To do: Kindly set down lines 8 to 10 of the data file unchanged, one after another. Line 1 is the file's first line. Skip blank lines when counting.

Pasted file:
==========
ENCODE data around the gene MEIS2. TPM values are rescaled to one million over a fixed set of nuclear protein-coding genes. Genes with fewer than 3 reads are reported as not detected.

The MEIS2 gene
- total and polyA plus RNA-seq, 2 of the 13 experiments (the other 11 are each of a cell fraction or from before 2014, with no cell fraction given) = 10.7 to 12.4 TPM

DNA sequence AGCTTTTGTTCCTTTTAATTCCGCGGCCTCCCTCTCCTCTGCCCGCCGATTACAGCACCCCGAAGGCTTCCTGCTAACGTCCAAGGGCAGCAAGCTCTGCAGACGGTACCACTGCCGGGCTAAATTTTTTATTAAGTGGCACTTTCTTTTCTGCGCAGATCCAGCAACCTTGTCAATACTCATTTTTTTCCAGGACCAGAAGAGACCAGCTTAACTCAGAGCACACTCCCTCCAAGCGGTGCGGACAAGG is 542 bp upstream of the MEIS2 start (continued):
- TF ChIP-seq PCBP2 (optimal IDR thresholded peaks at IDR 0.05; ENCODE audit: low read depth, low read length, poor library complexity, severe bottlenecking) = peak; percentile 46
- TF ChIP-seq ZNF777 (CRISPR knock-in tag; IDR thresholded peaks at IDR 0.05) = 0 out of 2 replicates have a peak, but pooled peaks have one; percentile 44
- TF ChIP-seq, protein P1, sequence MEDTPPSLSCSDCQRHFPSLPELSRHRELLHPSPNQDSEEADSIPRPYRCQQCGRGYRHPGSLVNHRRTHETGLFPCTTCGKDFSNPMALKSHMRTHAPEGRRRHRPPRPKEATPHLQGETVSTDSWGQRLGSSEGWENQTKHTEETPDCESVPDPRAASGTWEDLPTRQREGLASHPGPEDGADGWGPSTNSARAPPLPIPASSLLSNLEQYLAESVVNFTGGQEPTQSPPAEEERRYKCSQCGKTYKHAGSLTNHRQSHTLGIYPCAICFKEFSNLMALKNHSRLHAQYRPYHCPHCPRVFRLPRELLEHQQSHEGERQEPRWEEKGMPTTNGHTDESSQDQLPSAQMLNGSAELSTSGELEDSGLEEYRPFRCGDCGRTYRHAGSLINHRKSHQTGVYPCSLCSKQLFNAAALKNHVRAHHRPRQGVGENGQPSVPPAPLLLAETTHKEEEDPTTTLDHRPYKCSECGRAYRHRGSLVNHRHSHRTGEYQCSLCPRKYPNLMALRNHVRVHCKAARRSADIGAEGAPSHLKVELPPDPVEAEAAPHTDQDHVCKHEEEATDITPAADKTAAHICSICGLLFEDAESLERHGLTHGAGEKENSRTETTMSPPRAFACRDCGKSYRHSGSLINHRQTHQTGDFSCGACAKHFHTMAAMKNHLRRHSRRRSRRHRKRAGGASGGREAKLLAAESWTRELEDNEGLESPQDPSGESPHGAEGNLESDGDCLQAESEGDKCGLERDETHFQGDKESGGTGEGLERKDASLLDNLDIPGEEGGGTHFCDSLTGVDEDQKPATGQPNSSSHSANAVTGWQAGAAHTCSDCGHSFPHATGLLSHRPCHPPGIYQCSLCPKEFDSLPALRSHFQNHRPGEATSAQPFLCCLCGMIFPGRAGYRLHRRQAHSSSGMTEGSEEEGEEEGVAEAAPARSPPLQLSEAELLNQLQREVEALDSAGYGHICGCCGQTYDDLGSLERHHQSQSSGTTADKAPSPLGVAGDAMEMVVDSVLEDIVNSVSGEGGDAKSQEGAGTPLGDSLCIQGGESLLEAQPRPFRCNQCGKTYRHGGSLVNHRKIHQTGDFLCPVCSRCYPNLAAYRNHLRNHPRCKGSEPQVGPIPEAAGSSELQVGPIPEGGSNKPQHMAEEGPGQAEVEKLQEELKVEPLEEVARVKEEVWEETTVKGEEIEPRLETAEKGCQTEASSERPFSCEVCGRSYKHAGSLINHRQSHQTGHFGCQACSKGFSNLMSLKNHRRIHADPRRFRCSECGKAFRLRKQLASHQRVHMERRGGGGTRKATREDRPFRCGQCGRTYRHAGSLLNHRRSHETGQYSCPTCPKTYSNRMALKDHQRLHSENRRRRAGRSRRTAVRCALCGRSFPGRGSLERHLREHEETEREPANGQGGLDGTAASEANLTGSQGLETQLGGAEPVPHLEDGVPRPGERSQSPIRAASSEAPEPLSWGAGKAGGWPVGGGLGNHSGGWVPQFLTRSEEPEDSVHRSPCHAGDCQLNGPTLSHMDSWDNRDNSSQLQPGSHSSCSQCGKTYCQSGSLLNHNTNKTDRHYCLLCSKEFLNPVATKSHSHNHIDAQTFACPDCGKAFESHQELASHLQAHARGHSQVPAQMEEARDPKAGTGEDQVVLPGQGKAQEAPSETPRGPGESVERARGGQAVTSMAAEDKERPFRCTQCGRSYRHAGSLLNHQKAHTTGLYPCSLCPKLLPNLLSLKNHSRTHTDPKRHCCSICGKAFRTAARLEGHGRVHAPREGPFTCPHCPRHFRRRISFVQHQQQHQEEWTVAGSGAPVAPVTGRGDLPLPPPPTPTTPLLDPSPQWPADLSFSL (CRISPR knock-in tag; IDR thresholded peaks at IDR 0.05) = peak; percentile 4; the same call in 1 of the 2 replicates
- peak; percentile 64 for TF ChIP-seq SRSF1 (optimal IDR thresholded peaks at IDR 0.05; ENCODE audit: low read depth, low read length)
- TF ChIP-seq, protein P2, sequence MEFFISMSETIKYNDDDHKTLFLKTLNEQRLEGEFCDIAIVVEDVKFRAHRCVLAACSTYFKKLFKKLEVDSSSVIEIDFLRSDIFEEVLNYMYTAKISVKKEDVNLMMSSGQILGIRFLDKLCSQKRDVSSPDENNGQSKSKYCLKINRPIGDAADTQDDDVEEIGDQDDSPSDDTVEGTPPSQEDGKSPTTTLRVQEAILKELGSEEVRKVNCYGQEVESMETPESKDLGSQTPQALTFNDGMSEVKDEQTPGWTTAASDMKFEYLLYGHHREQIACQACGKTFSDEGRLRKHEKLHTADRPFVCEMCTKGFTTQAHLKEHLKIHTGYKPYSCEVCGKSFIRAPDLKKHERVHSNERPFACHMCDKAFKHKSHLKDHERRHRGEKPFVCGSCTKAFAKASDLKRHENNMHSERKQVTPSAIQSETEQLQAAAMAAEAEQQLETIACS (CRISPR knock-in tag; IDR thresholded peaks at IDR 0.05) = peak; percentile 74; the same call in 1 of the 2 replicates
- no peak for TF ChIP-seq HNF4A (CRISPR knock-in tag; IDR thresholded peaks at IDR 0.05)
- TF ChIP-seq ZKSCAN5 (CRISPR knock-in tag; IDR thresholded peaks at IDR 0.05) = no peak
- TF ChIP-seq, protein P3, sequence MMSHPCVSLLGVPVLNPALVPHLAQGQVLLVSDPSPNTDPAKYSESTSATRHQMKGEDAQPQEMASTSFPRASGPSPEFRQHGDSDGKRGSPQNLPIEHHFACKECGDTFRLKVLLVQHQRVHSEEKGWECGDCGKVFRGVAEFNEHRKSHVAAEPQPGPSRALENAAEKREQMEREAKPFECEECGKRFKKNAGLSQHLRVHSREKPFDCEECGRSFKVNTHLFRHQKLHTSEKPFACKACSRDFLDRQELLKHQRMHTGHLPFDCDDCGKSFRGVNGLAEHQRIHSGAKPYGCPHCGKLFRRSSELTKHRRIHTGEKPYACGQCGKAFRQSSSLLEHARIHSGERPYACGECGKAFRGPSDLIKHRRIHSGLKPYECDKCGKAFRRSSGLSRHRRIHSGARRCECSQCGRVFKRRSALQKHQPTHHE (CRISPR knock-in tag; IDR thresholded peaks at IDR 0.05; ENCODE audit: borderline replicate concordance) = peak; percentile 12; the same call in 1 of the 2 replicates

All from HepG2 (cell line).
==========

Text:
- peak; percentile 64 for TF ChIP-seq SRSF1 (optimal IDR thresholded peaks at IDR 0.05; ENCODE audit: low read depth, low read length)
- TF ChIP-seq, protein P2, sequence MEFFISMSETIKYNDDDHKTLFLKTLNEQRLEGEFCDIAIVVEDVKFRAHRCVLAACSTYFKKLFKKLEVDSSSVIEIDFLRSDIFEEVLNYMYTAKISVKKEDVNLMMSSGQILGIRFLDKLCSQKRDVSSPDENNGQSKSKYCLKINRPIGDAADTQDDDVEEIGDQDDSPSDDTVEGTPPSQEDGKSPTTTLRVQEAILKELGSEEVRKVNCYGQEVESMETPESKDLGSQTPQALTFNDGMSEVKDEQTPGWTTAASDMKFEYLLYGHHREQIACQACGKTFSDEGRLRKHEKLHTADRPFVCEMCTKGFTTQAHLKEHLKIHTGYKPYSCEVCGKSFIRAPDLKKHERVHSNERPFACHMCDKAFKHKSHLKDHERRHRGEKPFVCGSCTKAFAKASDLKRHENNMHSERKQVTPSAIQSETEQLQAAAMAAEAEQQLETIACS (CRISPR knock-in tag; IDR thresholded peaks at IDR 0.05) = peak; percentile 74; the same call in 1 of the 2 replicates
- no peak for TF ChIP-seq HNF4A (CRISPR knock-in tag; IDR thresholded peaks at IDR 0.05)